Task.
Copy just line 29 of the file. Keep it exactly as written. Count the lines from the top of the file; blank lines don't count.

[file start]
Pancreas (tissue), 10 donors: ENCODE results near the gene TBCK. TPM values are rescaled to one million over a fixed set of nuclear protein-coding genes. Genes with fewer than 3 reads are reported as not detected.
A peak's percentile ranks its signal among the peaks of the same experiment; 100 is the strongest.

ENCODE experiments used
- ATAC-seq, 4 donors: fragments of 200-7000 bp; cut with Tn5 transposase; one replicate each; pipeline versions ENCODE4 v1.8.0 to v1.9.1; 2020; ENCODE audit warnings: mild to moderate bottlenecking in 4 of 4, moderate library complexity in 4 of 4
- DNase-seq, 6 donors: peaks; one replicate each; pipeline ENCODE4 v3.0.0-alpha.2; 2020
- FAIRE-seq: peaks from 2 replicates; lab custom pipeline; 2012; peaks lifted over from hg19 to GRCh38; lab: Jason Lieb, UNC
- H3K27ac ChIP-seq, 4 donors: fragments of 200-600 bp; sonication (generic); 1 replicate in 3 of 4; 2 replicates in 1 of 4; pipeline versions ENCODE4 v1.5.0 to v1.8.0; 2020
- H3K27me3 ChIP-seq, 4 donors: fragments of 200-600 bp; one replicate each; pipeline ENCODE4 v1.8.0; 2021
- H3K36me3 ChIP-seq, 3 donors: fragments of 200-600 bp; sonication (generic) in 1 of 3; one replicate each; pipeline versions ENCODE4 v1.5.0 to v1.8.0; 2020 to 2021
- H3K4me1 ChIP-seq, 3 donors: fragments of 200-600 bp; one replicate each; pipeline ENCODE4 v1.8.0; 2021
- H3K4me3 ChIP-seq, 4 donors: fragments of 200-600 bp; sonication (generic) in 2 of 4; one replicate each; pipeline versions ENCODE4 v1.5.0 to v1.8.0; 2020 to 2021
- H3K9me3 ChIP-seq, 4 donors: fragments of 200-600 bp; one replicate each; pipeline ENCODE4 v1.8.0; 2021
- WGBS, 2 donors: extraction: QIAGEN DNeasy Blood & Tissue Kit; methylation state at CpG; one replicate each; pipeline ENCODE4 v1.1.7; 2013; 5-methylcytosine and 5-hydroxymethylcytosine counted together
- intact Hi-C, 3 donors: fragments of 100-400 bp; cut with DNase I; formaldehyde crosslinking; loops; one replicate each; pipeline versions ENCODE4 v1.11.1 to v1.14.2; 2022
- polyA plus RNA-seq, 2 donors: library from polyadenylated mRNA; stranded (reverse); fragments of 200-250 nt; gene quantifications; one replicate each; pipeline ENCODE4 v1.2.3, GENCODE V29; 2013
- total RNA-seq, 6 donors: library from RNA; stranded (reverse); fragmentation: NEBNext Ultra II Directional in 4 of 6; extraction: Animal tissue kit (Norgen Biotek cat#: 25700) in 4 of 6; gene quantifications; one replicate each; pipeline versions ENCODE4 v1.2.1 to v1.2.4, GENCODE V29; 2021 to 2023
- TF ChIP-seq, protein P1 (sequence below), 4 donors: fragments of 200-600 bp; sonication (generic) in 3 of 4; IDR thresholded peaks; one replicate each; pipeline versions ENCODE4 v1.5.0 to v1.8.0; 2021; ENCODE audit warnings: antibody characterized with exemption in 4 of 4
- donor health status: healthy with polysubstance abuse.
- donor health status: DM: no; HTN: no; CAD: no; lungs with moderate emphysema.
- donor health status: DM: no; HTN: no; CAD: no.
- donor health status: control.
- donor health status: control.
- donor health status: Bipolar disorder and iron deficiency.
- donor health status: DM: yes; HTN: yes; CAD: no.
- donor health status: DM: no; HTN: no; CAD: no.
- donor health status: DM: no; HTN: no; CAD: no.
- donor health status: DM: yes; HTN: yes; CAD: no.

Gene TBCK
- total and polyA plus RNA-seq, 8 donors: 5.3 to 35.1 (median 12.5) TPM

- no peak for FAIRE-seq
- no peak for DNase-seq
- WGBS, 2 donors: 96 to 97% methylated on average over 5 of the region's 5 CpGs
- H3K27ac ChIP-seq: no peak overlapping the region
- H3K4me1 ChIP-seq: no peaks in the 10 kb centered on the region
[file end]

- total and polyA plus RNA-seq, 8 donors: 5.3 to 35.1 (median 12.5) TPM